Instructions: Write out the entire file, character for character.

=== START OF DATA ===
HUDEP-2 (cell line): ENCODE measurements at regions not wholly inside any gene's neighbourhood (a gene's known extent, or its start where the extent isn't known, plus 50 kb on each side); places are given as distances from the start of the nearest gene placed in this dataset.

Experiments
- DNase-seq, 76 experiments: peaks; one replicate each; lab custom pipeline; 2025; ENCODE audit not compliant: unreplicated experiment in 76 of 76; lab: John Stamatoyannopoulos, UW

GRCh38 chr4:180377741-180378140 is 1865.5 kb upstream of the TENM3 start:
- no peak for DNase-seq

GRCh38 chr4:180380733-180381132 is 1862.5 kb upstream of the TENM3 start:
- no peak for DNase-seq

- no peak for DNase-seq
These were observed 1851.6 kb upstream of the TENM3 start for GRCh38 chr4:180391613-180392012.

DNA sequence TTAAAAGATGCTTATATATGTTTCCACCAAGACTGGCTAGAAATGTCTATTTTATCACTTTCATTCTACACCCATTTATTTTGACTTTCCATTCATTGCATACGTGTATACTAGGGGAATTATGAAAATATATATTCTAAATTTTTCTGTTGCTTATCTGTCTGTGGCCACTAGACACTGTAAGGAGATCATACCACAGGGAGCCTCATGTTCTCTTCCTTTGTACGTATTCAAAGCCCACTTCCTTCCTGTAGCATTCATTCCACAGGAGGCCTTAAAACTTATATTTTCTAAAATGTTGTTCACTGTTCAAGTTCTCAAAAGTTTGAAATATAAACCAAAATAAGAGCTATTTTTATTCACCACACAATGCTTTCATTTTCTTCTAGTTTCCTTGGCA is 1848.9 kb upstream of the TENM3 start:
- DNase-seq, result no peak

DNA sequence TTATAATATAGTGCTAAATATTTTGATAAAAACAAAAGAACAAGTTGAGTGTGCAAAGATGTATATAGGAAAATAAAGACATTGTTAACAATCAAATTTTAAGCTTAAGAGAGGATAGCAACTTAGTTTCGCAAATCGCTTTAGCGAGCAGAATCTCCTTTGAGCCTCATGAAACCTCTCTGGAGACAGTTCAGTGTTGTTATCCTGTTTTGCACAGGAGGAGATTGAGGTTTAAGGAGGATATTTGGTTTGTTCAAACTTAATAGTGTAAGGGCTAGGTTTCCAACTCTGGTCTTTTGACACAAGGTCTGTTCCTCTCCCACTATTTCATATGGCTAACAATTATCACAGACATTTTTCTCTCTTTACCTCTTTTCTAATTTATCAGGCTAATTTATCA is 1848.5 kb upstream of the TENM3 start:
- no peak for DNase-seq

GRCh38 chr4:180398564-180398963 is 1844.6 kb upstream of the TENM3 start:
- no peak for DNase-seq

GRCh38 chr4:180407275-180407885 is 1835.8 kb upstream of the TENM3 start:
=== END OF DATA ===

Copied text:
HUDEP-2 (cell line): ENCODE measurements at regions not wholly inside any gene's neighbourhood (a gene's known extent, or its start where the extent isn't known, plus 50 kb on each side); places are given as distances from the start of the nearest gene placed in this dataset.

Experiments
- DNase-seq, 76 experiments: peaks; one replicate each; lab custom pipeline; 2025; ENCODE audit not compliant: unreplicated experiment in 76 of 76; lab: John Stamatoyannopoulos, UW

GRCh38 chr4:180377741-180378140 is 1865.5 kb upstream of the TENM3 start:
- no peak for DNase-seq

GRCh38 chr4:180380733-180381132 is 1862.5 kb upstream of the TENM3 start:
- no peak for DNase-seq

- no peak for DNase-seq
These were observed 1851.6 kb upstream of the TENM3 start for GRCh38 chr4:180391613-180392012.

DNA sequence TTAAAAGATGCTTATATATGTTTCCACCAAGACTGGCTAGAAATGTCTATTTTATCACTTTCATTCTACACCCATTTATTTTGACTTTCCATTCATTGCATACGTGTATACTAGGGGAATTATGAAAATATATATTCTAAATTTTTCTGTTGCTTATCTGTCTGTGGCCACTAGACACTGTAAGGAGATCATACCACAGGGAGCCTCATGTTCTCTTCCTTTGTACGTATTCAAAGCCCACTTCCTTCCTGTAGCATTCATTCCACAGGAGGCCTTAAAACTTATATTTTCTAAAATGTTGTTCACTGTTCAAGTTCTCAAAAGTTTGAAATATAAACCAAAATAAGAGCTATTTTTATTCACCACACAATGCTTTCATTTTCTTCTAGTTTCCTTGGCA is 1848.9 kb upstream of the TENM3 start:
- DNase-seq, result no peak

DNA sequence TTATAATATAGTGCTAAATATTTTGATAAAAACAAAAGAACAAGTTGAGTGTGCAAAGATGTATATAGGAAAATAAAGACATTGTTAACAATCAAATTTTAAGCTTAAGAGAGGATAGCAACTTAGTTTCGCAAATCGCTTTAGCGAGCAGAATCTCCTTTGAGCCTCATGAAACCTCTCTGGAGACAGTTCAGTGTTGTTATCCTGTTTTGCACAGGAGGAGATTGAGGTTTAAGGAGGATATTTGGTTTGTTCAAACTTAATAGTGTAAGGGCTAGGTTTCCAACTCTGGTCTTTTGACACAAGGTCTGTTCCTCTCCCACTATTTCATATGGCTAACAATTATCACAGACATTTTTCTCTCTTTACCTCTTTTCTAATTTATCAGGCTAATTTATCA is 1848.5 kb upstream of the TENM3 start:
- no peak for DNase-seq

GRCh38 chr4:180398564-180398963 is 1844.6 kb upstream of the TENM3 start:
- no peak for DNase-seq

GRCh38 chr4:180407275-180407885 is 1835.8 kb upstream of the TENM3 start: